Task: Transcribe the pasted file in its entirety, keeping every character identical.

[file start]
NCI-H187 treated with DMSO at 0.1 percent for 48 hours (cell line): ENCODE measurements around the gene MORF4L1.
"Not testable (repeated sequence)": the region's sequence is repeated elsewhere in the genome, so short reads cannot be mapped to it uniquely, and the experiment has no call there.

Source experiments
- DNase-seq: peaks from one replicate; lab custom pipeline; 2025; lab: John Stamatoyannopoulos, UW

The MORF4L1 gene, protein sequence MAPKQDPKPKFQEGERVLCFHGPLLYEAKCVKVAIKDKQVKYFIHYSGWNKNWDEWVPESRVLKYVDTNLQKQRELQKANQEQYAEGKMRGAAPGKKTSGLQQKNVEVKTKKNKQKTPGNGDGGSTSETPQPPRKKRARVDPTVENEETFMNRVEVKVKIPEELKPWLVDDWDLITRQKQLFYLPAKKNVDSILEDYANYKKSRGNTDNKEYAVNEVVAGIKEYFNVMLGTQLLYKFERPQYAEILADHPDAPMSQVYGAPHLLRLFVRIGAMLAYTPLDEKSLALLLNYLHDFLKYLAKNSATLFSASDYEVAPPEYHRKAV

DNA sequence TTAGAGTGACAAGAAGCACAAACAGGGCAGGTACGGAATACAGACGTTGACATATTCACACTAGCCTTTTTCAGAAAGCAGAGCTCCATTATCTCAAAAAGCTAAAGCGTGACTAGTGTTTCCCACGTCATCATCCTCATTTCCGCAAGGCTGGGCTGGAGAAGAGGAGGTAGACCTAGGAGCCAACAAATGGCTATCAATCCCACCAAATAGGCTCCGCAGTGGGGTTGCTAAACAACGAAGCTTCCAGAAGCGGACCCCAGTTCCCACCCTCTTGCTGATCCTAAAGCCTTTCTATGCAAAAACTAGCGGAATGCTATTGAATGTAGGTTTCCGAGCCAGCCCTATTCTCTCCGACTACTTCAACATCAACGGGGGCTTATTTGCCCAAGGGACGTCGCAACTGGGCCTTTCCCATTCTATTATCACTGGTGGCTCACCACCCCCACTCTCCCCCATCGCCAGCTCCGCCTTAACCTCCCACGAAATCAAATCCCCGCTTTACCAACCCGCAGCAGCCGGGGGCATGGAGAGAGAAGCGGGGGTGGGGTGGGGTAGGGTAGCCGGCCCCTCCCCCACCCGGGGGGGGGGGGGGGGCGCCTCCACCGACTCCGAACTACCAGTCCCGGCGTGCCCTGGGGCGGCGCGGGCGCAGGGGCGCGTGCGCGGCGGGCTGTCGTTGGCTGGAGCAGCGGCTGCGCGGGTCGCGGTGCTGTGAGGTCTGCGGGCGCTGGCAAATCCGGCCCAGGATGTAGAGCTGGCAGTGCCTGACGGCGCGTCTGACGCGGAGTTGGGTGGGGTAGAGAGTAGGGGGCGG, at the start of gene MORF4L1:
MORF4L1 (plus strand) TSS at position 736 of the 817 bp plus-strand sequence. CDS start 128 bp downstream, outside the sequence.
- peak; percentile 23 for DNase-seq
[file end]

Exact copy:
NCI-H187 treated with DMSO at 0.1 percent for 48 hours (cell line): ENCODE measurements around the gene MORF4L1.
"Not testable (repeated sequence)": the region's sequence is repeated elsewhere in the genome, so short reads cannot be mapped to it uniquely, and the experiment has no call there.

Source experiments
- DNase-seq: peaks from one replicate; lab custom pipeline; 2025; lab: John Stamatoyannopoulos, UW

The MORF4L1 gene, protein sequence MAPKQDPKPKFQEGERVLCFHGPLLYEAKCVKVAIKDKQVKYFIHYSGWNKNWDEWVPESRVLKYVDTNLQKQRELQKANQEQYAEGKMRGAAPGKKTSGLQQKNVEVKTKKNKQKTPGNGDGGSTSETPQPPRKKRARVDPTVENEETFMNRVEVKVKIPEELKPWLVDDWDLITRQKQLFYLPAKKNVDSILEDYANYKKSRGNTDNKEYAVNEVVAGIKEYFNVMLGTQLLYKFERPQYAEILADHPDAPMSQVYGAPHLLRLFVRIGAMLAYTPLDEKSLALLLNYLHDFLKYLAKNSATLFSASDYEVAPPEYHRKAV

DNA sequence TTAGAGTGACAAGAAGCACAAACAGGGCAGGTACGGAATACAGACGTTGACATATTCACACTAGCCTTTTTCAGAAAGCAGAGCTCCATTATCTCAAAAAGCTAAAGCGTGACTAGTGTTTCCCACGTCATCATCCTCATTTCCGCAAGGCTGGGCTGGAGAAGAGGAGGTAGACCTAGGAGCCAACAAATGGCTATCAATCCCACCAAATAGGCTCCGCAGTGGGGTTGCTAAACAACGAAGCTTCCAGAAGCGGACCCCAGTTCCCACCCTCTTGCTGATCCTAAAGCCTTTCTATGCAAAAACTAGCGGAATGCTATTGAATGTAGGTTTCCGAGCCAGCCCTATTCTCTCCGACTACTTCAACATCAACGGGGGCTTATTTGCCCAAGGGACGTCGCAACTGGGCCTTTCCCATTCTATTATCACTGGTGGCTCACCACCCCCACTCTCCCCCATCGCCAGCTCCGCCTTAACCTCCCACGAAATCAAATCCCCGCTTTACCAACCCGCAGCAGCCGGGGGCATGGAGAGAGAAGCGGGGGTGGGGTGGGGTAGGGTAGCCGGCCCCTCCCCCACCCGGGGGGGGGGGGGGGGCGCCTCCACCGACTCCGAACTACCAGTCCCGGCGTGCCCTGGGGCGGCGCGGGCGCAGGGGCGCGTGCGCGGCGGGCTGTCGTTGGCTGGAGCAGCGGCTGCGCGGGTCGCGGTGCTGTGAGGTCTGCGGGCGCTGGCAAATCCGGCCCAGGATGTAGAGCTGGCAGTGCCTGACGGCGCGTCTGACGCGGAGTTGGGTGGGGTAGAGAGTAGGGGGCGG, at the start of gene MORF4L1:
MORF4L1 (plus strand) TSS at position 736 of the 817 bp plus-strand sequence. CDS start 128 bp downstream, outside the sequence.
- peak; percentile 23 for DNase-seq